Fredericksburg Mom Provides for her Kids, Makes Tough Choices
Sleeping in a makeshift bedroom in her mom’s garage with no central heat or air wasn’t where Lauren Polen pictured herself at the age of 30.
“I live with my mom,” said Lauren, who is raising her 7-year-old son and 14-year-old daughter. “Me and my two children moved in probably four years ago, and we’ve lived here ever since. We were living in Maryland, and I just really hated being away from family. I just wanted to be closer to them, so we moved back thinking it would be temporary, and it wasn’t temporary.”
Polen longs to have a place of her own, but isn’t able to make that happen with her current income.
“The dream for me is to have my own home in a nice neighborhood that my kids can call their own, and they can tell people that’s their home,” said Polen, who loves her full-time job at NSWC Federal Credit Union but has had to make some difficult choices for her family. “I just don’t make enough money. If I want my children to stay in the schools that they are in I would have to make a lot more money, or have a second job. I could afford to live in maybe Spotsylvania, or Caroline, but not in Fredericksburg.”
Polen’s situation is not unique. She is ALICE (Asset Limited, Income Constrained and Employed) an acronym that defines local families and individuals who work hard and have earnings above the Federal Poverty Level, but not enough to afford a basic household budget.
With the cost of living higher than what 39% of Virginian’s earn, the Virginia ALICE Report shows these households often have to choose between paying for child care, food, transportation, and health care.
For Polen, living with her mom after relocating was the only way she could make things work.
“My son is autistic and he was doing a lot of therapy,” said Polen, who could only work part time when she first relocated due to his appointments. “It was 10 hours a week of therapy, and it was at our home. There was no way I could have worked full time and gotten him to therapy and done all the things that he required at home. It was really hard. I didn’t know what he was going to need, and how much it was really going to cost. How much insurance was going to pay for.”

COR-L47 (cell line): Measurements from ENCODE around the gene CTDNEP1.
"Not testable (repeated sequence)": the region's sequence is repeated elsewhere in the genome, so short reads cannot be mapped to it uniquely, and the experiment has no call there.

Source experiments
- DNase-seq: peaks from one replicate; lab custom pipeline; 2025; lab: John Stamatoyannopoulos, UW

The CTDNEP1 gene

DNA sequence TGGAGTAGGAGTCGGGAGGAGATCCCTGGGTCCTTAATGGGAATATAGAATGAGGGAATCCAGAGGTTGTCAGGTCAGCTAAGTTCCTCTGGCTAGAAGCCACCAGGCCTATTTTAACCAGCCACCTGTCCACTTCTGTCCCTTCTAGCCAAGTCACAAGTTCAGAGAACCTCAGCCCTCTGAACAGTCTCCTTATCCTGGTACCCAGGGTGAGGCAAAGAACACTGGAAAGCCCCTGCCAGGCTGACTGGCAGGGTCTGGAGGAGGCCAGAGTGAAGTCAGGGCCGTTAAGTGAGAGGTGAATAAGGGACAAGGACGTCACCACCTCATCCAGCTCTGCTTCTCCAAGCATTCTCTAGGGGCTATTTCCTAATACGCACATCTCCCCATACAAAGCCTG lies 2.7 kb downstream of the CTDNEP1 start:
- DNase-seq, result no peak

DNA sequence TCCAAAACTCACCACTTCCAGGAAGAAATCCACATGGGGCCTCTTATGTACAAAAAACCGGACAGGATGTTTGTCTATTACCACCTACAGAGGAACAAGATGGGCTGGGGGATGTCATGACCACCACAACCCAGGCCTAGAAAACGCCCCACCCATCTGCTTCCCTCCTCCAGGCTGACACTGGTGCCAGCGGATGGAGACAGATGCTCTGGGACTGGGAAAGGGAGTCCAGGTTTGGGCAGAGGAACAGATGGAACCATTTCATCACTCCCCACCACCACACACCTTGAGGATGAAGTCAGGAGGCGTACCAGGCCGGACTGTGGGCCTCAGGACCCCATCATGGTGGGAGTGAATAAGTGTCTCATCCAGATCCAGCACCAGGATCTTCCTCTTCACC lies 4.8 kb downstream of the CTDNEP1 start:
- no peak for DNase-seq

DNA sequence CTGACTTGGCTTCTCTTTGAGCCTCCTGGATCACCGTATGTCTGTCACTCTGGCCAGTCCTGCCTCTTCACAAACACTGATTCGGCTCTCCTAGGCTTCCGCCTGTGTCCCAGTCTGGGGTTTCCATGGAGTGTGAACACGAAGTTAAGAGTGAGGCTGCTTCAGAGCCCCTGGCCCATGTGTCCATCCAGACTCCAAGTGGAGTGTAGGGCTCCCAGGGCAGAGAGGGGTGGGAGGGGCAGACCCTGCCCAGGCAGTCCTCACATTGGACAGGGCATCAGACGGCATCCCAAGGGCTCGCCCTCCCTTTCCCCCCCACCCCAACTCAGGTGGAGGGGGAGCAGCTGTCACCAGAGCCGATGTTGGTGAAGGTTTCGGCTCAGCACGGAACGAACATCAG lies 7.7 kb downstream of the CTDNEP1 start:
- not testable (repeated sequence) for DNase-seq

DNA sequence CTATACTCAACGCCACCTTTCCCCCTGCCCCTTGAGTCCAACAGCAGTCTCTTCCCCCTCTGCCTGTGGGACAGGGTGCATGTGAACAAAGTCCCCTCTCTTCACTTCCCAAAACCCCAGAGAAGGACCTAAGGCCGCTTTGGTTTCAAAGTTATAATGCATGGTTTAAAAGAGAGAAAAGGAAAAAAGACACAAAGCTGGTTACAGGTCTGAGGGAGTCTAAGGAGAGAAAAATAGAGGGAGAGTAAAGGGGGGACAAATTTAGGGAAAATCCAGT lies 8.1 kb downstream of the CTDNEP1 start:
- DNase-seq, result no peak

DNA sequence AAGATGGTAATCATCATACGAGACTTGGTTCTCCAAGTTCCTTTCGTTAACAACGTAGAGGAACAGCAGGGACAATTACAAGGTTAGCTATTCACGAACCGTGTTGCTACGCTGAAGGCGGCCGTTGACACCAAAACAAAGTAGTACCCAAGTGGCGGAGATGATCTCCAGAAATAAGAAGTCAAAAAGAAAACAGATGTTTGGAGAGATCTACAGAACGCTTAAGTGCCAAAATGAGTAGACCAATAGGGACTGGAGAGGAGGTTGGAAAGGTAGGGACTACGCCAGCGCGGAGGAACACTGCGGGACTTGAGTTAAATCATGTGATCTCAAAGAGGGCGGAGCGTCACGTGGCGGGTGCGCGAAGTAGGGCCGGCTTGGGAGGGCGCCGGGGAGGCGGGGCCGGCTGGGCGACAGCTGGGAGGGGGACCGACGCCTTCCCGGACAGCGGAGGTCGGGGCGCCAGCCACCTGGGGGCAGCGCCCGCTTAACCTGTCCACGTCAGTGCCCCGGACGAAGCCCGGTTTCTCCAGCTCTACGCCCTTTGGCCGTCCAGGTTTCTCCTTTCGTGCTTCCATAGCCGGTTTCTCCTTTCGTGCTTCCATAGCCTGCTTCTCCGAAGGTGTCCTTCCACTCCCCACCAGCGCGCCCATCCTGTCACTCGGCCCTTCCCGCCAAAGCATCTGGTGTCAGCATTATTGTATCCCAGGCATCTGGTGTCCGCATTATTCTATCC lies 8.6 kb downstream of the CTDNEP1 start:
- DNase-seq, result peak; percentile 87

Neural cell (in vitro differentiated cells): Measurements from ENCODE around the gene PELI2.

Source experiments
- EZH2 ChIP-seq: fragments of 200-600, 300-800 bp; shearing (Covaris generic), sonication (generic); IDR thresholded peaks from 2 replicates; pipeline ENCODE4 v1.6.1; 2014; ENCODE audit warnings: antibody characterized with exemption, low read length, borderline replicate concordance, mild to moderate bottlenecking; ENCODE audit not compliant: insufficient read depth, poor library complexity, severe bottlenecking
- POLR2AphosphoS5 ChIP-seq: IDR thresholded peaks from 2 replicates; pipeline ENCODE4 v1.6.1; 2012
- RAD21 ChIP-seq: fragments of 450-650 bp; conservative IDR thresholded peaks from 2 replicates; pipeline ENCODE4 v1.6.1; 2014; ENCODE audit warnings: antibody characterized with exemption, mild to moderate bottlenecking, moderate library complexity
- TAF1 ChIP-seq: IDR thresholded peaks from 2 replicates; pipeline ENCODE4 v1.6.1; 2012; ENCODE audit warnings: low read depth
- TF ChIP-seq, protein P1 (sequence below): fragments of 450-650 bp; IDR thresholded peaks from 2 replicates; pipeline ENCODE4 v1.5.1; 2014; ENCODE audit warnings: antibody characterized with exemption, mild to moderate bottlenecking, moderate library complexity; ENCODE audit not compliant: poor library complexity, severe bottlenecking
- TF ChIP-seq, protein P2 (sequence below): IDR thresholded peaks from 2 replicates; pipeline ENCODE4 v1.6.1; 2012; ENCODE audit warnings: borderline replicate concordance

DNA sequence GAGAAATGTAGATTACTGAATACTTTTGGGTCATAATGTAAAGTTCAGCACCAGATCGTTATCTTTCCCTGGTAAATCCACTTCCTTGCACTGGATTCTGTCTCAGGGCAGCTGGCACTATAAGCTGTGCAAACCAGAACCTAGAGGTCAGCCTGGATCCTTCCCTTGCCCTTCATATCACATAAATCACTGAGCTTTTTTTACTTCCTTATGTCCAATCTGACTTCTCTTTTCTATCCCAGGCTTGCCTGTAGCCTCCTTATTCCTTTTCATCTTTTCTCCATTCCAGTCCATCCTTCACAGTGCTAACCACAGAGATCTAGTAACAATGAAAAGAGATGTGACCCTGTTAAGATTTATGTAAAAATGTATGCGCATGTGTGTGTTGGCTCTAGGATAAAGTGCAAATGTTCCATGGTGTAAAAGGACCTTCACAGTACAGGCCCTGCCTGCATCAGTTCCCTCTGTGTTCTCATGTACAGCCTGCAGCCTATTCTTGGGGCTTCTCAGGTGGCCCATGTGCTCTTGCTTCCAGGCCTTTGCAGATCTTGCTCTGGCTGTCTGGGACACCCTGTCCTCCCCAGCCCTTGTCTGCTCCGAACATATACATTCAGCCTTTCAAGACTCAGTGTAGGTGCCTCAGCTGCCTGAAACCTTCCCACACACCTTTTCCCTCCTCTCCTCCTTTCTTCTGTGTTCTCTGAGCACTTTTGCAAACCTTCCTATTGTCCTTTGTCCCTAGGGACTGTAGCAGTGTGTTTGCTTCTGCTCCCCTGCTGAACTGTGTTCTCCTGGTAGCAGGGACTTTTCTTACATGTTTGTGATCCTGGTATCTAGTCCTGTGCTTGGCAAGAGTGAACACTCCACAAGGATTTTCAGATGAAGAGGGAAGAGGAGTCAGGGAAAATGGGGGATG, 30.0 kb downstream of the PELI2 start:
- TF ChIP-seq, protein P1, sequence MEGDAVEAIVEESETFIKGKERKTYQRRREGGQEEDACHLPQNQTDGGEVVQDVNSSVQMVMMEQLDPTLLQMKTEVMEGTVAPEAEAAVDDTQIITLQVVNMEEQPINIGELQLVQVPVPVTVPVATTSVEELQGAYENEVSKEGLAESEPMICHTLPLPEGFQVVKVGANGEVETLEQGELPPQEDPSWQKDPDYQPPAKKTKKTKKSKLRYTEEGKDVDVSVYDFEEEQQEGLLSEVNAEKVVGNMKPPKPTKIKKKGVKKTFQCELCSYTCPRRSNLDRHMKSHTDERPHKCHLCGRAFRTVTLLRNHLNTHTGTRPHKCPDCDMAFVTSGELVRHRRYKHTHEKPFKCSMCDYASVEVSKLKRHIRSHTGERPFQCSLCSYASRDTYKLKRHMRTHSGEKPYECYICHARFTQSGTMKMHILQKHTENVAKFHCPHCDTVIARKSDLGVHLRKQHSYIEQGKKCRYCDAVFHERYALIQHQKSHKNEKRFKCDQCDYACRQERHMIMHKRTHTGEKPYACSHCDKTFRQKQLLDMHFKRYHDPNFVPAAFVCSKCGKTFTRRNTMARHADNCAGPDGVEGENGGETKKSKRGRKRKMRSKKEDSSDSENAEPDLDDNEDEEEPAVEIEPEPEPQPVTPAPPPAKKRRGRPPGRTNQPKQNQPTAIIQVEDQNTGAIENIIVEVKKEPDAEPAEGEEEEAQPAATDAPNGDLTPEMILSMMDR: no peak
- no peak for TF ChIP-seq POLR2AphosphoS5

For ALICE households, juggling bills and always worrying about money is common.
“I’m employed,” said Polen, who raves about her company and couldn’t ask for a better boss. “I don’t make bad money but I don’t make enough money to live in Fredericksburg and have my own home and raise my two children by myself. It’s very frustrating. And, it’s embarrassing. I can pay for my children to do what they need and pay for their activities but I can’t pay a mortgage. I can’t pay rent. I live pay check to pay check.”
After two recent surgeries, one of Polen’s issues is keeping up with all the medical bills.
“I would love to help my mom with more bills,” said Polen, who is insured through the government Marketplace because of the high cost of health insurance for herself and her children. “Right now I’ve had a lot of medical bills come in that I’m struggling with. I wake up thinking about money.”
Polen has thought about going back to school to earn her bachelor’s degree in hopes of getting a higher paying job or moving to an area that has less expensive housing. She hasn’t acted on those thoughts because they could have negative consequences for her kids.
“It’s a constant battle of choices,” said Polen. “My kids always win though. If they have an activity, that’s what we do. If their activities mean that I don’t go back to school right now, then I don’t go back to school right now. I have to wait. My kids need me and my kids need the best that I can give them. They deserve better than I can give them.”
For Polen, although living with her mom is not ideal, it has allowed her time to get her son the help he needed and has given her the ability to afford activities like baseball and gymnastics that they’d otherwise have to do without.
“He’s doing great,” said Polen about her son, who benefitted greatly from all the hours of therapy for his autism. “He used to wear costumes all the time, because he was very uncomfortable in his own skin. They had to cover his face completely, too, so no one could see him. Although he does still love costumes very much, he doesn’t wear them everywhere he goes. He can make friends, he can talk to anybody. He probably won’t hug you, but he will talk to you.”
What’s the long-term solution for ALICE families like Lauren Polen?
Rappahannock United Way is currently leading the way in Virginia to find solutions that will allow individuals and families to achieve their potential through education, financial stability and healthy living. In July, United Ways across Virginia will unveil the first statewide ALICE Report. This report clearly shows who ALICE is, where ALICE lives, and how ALICE struggles in the state of Virginia.
“I would love to find out more about programs that would help me get over that hump and not be ALICE,” said Polen.
To learn more about ALICE and how Rappahannock United Way is working to find solutions for these families and individuals, visit www.VirginiaALICE.org